I am a dog person, and my attraction to those of the canine persuasion extends to my taste in picture books. Old dogs and pups, dogs in capes, stinky dogs, dogs who run curio museums, dogs named Plum, dog-like coyotes and wolves, and just plain old mutts; each in possession of some unique quality of dog captured and expressed by the best writers and illustrators around. I love ’em all, so why not run them in a pack? Gather all the reviews in one post, for my own amusement, yes, but also to provide a helpful list for fellow barkophiles in search of beautiful dog books. Of course, this is but a smattering of what is available, and there are still dog books on my shelves that have yet to make it to this blog, but for now I invite you to play ball with these titles, which are listed in no particular order. Click on the links for the original, and in most cases, much longer reviews.

Dream Dog cover4I want to start with DREAM DOG by Lou Berger, with illustrations by David Catrow. Dogs display an infinite range of emotions, and not just on their faces. From a wave of a tail to the swivel of an ear, dogs radiate emotion with their entire body. Not only has David Catrow mastered the art of dog expressiveness, together Berger and Catrow have captured the joy so many of us feel in the presence of a dog. Dream Dog is a wondrous, funny book, full of kid energy and soaring hearts (mostly my own).

Dream Dog Waffle and Bumper

Frustratingly dogless, Harry uses his X-35 Infra-Rocket Imagination Helmet to conjure up a dream dog because his father, sensitized by his work in a pepper factory, sneezes around real dogs. Harry’s dog Waffle is big and friendly – an adorable mix of actual breeds and a boy’s sweet imagination. Eventually, Harry’s dad gets another job and buys Harry a real dog, who he names Bumper. All three become friends until one day Waffle races after a cloud and simply wafts away, “woofing happily” as Bumper and Harry play in the field below. Dream Dog will hit you in the feels in the best possible way.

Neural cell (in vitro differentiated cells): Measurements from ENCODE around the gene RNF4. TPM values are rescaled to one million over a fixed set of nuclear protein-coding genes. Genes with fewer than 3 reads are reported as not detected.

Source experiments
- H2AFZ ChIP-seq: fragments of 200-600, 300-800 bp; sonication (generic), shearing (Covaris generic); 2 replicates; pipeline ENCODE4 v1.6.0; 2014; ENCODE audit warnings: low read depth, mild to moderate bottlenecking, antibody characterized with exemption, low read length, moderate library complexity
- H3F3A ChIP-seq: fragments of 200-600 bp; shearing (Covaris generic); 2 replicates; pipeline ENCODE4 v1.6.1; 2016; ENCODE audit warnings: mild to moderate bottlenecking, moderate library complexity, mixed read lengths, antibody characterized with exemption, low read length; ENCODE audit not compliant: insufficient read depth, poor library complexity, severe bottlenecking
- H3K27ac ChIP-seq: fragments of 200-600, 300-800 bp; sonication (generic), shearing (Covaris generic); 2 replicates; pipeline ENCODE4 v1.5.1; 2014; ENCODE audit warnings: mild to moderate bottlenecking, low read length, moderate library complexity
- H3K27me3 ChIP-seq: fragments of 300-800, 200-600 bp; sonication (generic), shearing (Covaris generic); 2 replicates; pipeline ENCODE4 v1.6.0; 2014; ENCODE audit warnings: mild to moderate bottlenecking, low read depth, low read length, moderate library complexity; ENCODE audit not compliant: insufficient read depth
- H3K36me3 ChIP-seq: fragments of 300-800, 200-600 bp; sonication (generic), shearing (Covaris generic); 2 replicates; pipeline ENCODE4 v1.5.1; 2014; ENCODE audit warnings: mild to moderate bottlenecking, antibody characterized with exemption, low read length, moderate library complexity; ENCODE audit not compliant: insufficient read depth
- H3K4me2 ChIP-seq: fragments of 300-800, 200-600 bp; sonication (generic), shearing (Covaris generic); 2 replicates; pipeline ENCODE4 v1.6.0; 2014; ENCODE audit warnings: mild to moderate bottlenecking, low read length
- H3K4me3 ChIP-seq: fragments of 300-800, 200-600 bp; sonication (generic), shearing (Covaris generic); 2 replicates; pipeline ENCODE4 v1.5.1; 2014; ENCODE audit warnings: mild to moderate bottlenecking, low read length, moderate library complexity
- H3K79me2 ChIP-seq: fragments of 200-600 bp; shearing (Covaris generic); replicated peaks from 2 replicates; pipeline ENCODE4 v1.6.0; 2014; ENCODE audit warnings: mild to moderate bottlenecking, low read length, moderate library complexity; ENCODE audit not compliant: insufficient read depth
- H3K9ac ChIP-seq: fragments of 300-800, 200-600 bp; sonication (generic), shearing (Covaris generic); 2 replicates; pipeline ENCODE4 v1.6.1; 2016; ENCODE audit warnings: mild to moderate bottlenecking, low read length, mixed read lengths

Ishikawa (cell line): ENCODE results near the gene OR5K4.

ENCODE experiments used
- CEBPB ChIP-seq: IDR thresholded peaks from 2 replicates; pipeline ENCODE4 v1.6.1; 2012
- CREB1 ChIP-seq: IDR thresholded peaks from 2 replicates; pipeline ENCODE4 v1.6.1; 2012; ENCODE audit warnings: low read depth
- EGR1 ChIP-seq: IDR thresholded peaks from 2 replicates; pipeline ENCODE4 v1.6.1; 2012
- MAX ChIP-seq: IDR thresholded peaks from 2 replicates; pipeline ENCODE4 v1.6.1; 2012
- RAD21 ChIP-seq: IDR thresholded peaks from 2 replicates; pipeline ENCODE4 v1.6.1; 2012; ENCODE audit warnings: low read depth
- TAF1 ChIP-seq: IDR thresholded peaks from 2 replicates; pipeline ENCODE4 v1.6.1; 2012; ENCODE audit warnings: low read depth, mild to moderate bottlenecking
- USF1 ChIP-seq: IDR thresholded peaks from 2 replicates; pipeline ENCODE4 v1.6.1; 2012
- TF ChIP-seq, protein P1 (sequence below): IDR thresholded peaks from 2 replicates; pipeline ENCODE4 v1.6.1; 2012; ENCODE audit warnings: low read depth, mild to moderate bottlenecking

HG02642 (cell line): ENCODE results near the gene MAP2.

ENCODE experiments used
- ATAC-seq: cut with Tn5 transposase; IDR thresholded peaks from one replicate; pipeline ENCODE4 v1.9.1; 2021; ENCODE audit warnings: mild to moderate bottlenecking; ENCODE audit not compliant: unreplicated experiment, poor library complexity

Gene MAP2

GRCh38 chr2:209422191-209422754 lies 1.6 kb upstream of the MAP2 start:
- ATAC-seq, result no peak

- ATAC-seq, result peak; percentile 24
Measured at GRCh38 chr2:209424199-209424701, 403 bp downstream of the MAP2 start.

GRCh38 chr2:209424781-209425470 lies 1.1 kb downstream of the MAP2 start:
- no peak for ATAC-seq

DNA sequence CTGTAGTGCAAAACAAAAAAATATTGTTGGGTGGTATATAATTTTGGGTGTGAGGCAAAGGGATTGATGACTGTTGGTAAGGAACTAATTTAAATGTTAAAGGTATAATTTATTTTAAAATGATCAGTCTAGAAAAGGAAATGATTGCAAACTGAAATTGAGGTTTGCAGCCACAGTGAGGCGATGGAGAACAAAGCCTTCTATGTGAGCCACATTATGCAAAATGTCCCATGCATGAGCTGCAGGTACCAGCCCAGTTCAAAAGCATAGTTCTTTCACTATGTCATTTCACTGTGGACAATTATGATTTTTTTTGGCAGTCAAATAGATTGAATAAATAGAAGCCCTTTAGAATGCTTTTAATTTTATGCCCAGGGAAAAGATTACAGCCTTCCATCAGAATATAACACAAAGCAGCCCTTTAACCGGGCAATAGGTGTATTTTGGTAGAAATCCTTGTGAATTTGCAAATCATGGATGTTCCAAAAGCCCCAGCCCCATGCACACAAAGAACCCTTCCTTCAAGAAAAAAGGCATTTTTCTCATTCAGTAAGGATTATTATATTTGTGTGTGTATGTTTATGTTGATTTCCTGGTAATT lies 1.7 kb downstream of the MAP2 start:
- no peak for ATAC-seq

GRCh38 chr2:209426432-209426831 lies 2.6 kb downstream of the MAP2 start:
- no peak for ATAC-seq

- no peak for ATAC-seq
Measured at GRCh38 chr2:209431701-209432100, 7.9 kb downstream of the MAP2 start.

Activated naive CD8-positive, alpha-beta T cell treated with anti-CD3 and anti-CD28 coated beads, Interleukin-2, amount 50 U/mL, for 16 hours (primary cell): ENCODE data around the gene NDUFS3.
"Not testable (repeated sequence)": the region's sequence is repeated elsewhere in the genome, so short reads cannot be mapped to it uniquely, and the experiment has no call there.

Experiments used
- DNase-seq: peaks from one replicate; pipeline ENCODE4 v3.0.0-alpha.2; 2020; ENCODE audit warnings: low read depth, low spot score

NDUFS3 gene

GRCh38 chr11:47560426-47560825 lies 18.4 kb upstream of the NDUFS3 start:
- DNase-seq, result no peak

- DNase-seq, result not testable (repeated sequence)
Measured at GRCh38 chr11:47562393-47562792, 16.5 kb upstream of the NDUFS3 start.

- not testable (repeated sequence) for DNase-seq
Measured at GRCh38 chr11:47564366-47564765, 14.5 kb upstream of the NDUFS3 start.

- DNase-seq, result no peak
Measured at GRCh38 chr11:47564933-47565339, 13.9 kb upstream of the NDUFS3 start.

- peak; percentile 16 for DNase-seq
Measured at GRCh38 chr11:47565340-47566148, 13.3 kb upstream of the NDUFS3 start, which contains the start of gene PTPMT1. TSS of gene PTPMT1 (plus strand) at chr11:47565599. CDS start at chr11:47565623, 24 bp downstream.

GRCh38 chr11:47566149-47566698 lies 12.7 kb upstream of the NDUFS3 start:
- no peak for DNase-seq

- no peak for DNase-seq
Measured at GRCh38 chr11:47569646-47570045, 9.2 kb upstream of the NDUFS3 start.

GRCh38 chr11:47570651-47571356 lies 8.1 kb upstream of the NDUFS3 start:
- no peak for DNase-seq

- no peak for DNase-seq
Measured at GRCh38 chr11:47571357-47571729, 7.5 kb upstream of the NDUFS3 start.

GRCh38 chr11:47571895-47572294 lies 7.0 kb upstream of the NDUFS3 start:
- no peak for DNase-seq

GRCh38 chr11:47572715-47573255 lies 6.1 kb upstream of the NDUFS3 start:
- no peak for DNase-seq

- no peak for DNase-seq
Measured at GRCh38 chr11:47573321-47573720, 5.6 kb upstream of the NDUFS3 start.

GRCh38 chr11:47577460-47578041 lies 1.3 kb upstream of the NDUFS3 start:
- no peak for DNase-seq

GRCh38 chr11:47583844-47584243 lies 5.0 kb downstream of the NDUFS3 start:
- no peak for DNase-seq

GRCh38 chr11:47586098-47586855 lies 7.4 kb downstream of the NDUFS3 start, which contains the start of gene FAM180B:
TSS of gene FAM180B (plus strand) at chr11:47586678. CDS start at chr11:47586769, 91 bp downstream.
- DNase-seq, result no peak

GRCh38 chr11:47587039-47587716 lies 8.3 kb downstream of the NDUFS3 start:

Say Hello to Zorro!Speaking of books that drive straight to the heart, I cannot say enough about the Zorro and Mister Bud series about two unlikely housemutts who have (so far) starred in three books: SAY HELLO TO ZORRO, ZORRO GETS AN OUTFIT, and MISTER BUD WEARS THE CONE. Carter Goodrich has not only created funny and exceedingly loveable characters, he has also imbued them with the full range of dog emotion, from joy to shame, without losing sight of their essential dogginess. The ample-snouted Mister Bud and his energetic roomie Zorro (a pug) have the sort of localized adventures familiar to most dogs (and their people) and it is in these otherwise ‘normal’ situations that Goodrich finds the extraordinary: the moments of emotional truth, the humour, the pathos, and the beautifully observant way he expresses the body language of dogs.

Zorro Gets an Outfit stick

I am a huge fan of the work of British illustrator Emma Chichester Clark. However, I reserve myPlumdog cover most heartfelt and noisiest enthusiasm for Plumdog Blog, a semi-daily diary of human/dog, dog/dog interactions and adventures written from the perspective of her actual dog Plum. Recently published in book form as PLUMDOG, there are huge dollops of humour in this collection, as well as Emma’s stunning watercolour illustrations. The assorted wanderings and musings documented in Plumdog have the spontaneity of a notebook, but even in its simplicity, and perhaps because of it, the effect is both evocative and deeply beautiful. As an Anglophile, Plumdog makes me yearn for the English countryside. As a dog lover, it just makes me smile.